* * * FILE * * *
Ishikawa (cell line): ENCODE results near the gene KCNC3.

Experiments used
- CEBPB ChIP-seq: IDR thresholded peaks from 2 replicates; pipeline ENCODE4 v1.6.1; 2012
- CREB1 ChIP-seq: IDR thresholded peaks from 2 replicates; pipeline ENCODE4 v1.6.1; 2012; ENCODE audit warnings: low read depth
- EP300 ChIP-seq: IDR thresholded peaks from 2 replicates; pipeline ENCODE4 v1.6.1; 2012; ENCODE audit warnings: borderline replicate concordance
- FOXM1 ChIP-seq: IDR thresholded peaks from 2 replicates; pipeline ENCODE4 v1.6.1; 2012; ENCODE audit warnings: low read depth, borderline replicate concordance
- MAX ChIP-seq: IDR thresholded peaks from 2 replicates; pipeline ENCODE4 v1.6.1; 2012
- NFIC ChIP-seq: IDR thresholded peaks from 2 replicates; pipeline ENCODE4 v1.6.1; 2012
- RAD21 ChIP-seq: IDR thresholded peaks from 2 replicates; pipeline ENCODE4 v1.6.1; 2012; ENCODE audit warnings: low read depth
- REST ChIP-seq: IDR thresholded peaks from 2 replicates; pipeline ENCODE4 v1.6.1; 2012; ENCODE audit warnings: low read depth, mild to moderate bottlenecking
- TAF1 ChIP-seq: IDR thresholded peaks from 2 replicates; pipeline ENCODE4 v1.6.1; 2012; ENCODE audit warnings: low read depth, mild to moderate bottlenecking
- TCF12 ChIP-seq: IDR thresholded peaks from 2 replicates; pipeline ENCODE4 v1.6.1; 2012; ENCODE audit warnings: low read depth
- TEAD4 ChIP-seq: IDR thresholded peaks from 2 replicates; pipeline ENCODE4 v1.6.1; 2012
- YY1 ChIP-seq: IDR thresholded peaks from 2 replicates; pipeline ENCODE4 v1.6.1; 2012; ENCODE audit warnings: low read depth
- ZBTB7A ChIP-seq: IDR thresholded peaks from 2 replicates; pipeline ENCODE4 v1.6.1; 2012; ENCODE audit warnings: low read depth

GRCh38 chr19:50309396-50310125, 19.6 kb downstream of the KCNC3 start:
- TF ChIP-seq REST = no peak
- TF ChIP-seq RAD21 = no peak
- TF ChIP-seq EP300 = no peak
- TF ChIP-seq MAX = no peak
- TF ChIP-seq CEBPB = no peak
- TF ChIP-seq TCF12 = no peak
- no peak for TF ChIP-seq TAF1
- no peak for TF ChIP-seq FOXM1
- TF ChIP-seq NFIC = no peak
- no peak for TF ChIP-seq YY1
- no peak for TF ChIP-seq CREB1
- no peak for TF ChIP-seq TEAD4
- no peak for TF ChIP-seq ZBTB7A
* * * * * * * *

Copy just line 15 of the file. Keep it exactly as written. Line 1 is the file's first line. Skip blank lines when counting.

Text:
- ZBTB7A ChIP-seq: IDR thresholded peaks from 2 replicates; pipeline ENCODE4 v1.6.1; 2012; ENCODE audit warnings: low read depth